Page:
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Which Outsiders Character are You?

Screenshot 2015-08-09 at 7.44.35 PM

Our 7th graders will be starting out the year with The Outsiders by S.E. Hinton, so I wanted to share the activity I used last winter when I read the book with my Resource Room.

I needed something to hook the kids, and from my experience with the book, the characters can be quite confusing for students.  I decided that I would assign each student a role, and they would represent that character while we read the novel.

Going with the very popular idea of quizzes that we all take on Facebook (Which Disney princess are you? I’m Jasmine!)…I decided to do something similar with my students.

Because I don’t know how to make an actual quiz like that, I just used a Google form and with 8 students, I figured out the results to strategically meet the needs of my individual students.

First, the questions:

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The next day, I handed out the slips of paper one at a time and read the descriptions to the class.  They then inserted the description, as well as a photo I had printed, into a 4 x 6 acrylic picture frame.

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Each day as class started, the students would get their frame and sit it in front of them on their desk. As we sat in a circle, I was able to reference/point to students as we were summarizing.

By having them associate the characters with their classmates, it was easier for them to keep the characters and plot straight.  It was also fun to build suspense and keep students interested.

“Will Johnny/Blake live or die?”

 “Will Cherry/Sydney fall in love with Dally/Josh?”

“Will the Socs/Nathan seek revenge for Bob’s death?”

Other skills I covered during this activity:

  • Point of View – Students were asked to rewrite their description several times – in 1st and 3rd point of view.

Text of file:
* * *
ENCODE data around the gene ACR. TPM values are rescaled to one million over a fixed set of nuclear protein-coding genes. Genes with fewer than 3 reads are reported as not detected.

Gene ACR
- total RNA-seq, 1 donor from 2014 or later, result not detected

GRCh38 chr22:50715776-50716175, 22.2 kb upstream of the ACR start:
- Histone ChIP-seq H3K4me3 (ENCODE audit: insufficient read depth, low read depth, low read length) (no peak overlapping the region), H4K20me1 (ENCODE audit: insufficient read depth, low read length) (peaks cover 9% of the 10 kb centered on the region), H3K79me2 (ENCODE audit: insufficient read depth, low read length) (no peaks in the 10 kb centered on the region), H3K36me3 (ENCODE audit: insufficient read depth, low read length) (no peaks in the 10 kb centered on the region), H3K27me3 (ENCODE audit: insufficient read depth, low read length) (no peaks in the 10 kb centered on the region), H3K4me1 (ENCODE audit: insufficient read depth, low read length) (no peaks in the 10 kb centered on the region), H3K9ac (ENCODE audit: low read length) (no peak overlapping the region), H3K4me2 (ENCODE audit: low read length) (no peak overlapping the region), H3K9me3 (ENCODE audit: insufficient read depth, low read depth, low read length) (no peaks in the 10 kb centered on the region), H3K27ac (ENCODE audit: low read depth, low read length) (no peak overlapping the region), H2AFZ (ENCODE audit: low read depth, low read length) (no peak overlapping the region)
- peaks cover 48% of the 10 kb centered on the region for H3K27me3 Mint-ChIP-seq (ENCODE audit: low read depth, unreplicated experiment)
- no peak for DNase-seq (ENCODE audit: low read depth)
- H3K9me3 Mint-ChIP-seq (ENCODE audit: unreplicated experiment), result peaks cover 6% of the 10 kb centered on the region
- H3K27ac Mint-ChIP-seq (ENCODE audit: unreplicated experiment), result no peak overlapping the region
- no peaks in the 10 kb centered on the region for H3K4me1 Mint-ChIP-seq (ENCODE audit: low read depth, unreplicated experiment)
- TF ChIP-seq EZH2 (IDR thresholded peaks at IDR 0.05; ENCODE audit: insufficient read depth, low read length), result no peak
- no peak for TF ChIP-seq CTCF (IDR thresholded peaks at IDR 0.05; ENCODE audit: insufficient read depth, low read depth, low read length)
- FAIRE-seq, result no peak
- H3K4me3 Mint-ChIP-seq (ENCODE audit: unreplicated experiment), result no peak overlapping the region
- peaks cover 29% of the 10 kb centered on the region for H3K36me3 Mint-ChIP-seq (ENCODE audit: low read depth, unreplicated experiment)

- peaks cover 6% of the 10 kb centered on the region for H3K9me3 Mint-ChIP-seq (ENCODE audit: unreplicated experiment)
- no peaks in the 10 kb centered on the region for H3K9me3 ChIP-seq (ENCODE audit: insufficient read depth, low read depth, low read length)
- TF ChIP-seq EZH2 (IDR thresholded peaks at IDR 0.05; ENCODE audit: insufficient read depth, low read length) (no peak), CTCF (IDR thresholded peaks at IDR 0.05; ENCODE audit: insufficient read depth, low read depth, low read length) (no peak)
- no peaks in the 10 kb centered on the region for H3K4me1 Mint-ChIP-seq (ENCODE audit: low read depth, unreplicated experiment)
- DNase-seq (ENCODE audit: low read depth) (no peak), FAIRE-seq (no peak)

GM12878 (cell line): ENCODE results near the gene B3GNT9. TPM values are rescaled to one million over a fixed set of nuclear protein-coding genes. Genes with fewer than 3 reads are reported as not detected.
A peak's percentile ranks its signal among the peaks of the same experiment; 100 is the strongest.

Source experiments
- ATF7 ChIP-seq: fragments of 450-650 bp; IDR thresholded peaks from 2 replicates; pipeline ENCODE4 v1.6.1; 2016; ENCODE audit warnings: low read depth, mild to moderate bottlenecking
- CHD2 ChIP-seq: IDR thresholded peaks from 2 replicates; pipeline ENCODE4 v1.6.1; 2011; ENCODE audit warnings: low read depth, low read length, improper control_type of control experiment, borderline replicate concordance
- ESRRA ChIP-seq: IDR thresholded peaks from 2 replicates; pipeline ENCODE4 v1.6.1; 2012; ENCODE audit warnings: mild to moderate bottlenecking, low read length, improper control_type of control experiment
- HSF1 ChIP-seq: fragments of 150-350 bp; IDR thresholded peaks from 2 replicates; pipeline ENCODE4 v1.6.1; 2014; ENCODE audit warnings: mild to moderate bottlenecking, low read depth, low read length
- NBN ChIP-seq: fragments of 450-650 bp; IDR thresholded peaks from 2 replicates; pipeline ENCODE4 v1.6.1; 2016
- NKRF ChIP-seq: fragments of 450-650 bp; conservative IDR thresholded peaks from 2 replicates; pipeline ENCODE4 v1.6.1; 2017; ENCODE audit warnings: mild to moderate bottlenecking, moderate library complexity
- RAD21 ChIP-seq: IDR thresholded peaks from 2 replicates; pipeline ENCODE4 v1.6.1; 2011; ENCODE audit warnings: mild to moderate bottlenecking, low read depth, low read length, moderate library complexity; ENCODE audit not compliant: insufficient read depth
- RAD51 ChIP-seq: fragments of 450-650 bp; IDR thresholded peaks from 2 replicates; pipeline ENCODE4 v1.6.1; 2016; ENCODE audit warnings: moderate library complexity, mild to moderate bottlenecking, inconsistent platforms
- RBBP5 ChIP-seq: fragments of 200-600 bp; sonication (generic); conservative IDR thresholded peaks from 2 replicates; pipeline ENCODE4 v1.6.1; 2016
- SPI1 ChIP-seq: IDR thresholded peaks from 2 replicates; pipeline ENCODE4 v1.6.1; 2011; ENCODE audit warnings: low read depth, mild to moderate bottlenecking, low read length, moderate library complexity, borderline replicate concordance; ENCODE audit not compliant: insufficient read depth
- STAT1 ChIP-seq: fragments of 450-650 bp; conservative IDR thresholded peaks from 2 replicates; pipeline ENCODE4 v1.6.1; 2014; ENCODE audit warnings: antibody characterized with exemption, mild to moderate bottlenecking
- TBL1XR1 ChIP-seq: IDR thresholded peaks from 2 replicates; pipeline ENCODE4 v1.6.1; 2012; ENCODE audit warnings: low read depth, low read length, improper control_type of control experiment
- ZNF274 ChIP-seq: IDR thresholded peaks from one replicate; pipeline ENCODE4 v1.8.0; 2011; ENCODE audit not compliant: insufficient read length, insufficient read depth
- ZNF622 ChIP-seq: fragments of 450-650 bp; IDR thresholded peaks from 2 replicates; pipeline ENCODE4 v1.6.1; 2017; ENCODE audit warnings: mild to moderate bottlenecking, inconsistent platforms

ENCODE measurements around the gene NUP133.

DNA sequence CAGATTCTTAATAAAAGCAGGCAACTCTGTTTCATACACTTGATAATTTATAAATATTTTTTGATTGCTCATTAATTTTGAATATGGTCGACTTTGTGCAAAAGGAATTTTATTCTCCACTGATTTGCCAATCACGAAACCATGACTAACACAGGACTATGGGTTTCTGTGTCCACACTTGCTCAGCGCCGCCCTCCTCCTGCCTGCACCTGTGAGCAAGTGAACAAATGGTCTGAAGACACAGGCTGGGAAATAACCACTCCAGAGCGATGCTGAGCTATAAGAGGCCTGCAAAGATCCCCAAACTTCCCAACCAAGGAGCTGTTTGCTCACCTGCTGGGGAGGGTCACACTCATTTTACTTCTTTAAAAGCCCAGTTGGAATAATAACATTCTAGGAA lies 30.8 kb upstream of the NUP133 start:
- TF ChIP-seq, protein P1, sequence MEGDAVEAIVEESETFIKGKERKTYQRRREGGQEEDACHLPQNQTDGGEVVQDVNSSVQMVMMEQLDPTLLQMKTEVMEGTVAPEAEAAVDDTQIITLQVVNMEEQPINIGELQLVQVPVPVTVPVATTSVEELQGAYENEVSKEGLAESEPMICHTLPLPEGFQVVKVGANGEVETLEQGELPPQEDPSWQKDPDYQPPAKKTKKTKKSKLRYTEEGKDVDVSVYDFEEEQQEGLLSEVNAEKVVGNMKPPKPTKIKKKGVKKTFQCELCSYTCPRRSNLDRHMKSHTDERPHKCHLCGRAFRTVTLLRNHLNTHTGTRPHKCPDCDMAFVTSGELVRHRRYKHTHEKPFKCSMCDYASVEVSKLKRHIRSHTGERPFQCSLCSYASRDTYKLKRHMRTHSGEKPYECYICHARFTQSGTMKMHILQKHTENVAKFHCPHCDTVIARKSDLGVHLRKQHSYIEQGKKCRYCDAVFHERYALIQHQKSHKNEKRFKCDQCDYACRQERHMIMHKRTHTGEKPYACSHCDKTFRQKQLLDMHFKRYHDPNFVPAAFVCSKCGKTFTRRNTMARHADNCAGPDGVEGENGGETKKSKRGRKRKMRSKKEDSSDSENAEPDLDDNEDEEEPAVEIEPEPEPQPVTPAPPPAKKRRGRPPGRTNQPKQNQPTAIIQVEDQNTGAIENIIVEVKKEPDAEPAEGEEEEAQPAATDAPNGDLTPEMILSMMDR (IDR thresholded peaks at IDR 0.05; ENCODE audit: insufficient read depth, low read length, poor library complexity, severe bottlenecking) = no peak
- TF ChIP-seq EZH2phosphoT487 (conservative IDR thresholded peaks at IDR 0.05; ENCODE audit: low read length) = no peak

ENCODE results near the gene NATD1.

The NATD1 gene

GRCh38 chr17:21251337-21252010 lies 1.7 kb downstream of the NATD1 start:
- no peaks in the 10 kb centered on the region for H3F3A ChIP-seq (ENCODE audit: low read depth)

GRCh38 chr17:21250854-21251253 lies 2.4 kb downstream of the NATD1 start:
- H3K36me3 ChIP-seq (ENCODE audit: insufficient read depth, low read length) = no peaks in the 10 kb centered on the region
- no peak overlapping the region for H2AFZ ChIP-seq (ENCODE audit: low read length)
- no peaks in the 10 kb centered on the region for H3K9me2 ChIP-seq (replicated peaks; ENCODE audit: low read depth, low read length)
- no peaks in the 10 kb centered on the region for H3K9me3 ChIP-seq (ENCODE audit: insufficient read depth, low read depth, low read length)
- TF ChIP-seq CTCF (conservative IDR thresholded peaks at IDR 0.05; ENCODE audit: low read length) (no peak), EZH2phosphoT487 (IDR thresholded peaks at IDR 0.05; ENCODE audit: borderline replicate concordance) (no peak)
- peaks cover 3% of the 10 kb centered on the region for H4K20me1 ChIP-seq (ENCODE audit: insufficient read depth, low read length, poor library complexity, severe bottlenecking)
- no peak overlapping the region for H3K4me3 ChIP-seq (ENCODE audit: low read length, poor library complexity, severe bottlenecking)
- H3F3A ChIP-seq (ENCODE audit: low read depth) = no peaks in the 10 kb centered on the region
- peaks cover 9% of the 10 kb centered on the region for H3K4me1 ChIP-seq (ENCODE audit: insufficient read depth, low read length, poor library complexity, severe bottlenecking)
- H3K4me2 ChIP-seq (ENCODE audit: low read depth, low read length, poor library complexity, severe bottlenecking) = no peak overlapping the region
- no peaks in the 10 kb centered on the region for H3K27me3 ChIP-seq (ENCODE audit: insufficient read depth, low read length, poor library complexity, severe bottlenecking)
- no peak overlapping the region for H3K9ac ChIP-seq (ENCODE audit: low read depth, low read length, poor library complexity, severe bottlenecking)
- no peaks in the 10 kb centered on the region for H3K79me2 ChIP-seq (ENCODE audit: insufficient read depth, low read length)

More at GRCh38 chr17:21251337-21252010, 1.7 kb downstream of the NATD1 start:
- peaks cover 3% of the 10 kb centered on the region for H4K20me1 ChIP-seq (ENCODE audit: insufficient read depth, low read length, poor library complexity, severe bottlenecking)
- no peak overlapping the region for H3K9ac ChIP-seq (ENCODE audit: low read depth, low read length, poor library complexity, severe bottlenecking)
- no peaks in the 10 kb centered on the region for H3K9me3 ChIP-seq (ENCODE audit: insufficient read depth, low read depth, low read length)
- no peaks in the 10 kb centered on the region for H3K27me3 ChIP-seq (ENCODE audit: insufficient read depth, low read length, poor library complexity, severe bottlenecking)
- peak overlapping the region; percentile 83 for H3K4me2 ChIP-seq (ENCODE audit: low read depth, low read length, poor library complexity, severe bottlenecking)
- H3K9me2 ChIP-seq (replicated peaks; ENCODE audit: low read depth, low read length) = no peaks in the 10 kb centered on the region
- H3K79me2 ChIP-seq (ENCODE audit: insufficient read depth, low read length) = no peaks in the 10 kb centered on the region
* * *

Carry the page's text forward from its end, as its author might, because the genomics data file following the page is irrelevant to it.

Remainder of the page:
• Perspective and Summarizing- After major events in the book, students had to get into character and write a journal entry or letter about the current situation.
  • Predictions – Students were asked to make predictions about their characters.

I am not sure how this would work in a very large class, but I am anxious to hear your thoughts.  If you could use this technique with a novel you are reading, please share in the comments!!

 

 

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4 responses

  1. I love this idea. I’m going to read it with my 8th graders this year, at the beginning. My classes are large, so I’m going to try to figure out how to make this work with a larger group. Maybe one character for each of my 8 class teams…

    1. I suppose you could do it almost like Lit circles. 4 groups of 8? Have 4 Ponyboys….maybe it would lead to some other collaborative grouping. They could be “gangs”.

  2. I would love to do this with my class. Can you please tell me how you scored the answers?

    1. Honestly, I used their responses and their own personalities to make matches. I thought, “Who is most like Johnny?” I had to be creative and incorporate things from the book, yet not spoil it. It worked out perfectly in my class but lower numbers make it easier.

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